Work and mental health

Work and mental health Please note: this resource is for people managing their own mental health at work.

If you are an employer, see our information on taking care of your staff. If you are looking for legal advice about your rights at work, see our pages on discrimination at work and disability discrimination for more information. Many people find going to work is good for their mental health. It can help you look after your mental health by providing:

a source of income a sense of identity contact and friendship with others a steady routine and structure opportunities to gain achievements and contribute I found work helps me to maintain an important part of my identity – separate from the illness. It's still me in here.

At times you may find that your work is affected because of your mental health problem. For instance, if you are experiencing hypomania, you might find it difficult to concentrate. But by making a few changes, and with support from your employer, work can be a positive experience.

What if work is making my mental health worse? Unfortunately, you might find work can has a negative impact on your mental health. This could be because of:


Workplace stress Poor relations with your colleagues The type of work you're doing Experiencing stigma, or being treated unfairly because of your mental health problem Being unsure whether to tell your boss and colleagues about your mental health problem worrying about returning to work after a period of poor mental health If work is affecting your mental health, you can take steps to address the problems.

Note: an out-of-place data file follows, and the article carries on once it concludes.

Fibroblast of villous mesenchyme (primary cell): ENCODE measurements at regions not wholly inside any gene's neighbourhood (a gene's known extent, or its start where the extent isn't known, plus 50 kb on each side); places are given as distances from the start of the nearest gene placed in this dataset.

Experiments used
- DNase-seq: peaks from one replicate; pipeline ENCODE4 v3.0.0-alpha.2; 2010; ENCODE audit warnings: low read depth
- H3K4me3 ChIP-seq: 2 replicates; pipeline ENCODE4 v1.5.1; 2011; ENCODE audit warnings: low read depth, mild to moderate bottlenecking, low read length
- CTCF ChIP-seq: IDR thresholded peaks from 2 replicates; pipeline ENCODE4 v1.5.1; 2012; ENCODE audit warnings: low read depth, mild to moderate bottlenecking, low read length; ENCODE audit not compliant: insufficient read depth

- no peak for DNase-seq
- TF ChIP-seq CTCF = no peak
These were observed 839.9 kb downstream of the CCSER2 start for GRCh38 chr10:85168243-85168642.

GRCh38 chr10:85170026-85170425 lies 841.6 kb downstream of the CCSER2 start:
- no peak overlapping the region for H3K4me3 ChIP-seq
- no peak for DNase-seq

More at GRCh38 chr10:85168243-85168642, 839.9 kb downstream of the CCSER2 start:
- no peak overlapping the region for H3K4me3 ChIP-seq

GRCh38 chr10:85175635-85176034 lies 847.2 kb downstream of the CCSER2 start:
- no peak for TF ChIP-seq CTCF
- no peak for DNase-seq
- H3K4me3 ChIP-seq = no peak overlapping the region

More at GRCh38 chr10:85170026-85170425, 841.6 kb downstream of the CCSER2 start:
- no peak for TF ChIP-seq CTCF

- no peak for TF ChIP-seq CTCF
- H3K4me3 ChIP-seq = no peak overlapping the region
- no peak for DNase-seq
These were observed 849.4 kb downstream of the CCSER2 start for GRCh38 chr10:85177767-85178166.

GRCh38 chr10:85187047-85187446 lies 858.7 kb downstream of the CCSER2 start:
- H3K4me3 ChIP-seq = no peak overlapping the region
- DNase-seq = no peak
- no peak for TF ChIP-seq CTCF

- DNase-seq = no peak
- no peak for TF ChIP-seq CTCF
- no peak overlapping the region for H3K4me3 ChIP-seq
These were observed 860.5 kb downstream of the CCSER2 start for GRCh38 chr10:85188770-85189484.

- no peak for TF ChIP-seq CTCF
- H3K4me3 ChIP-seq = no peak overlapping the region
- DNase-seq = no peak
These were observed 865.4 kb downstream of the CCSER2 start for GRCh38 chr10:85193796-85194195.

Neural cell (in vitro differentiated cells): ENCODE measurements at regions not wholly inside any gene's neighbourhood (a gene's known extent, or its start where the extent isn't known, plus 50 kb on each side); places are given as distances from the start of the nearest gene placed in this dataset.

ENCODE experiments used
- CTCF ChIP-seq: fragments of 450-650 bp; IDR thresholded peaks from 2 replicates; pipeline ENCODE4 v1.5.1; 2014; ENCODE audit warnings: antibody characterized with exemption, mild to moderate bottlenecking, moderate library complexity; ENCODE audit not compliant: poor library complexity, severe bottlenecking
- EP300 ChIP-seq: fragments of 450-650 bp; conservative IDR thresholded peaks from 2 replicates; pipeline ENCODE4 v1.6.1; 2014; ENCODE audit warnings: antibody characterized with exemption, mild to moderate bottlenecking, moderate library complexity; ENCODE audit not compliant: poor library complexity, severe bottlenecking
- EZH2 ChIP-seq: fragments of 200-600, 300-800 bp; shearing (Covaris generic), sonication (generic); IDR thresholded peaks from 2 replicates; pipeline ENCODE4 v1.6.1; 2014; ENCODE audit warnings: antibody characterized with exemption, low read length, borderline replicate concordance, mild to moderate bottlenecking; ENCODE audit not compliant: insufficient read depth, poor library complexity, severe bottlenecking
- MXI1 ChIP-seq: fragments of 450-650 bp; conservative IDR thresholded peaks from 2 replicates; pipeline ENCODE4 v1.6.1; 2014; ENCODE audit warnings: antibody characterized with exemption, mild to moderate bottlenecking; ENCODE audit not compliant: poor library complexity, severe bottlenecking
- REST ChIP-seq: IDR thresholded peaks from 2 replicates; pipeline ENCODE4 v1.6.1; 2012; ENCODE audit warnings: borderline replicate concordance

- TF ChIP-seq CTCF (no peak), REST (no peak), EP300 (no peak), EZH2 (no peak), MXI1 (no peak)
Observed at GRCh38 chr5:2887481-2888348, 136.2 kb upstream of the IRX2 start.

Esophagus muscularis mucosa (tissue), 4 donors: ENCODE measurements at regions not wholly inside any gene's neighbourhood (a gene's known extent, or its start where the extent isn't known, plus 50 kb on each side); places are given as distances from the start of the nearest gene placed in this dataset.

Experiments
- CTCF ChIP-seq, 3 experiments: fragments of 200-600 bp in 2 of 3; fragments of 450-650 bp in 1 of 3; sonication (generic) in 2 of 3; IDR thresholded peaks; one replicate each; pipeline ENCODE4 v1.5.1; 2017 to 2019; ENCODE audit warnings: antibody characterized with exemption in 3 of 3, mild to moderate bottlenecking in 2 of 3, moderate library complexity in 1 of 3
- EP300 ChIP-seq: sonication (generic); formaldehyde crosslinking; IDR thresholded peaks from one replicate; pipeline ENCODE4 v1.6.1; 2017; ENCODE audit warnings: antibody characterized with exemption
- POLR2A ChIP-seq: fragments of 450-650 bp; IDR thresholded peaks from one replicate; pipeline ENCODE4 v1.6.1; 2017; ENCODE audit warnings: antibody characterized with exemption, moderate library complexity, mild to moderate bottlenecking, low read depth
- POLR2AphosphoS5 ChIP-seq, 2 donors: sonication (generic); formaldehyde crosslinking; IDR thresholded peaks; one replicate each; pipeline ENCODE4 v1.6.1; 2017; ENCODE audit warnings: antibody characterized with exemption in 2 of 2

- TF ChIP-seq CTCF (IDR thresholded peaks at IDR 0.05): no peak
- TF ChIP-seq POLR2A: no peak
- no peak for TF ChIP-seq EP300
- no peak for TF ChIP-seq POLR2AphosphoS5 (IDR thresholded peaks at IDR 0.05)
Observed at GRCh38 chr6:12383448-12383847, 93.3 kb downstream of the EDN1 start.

Work takes my mind off my mental illness but also makes it worse as no-one around you knows what you are going through so you have to pretend everything is fine.

Whether you have a mental health problem or not, your employer has a duty of care to you under health and safety legislation. Employees have the right to:

work where risks to their health are properly controlled protection after returning to work from sickness absence if they have become more vulnerable due to their illness For more information, see the Health and Safety Executive (HSE).

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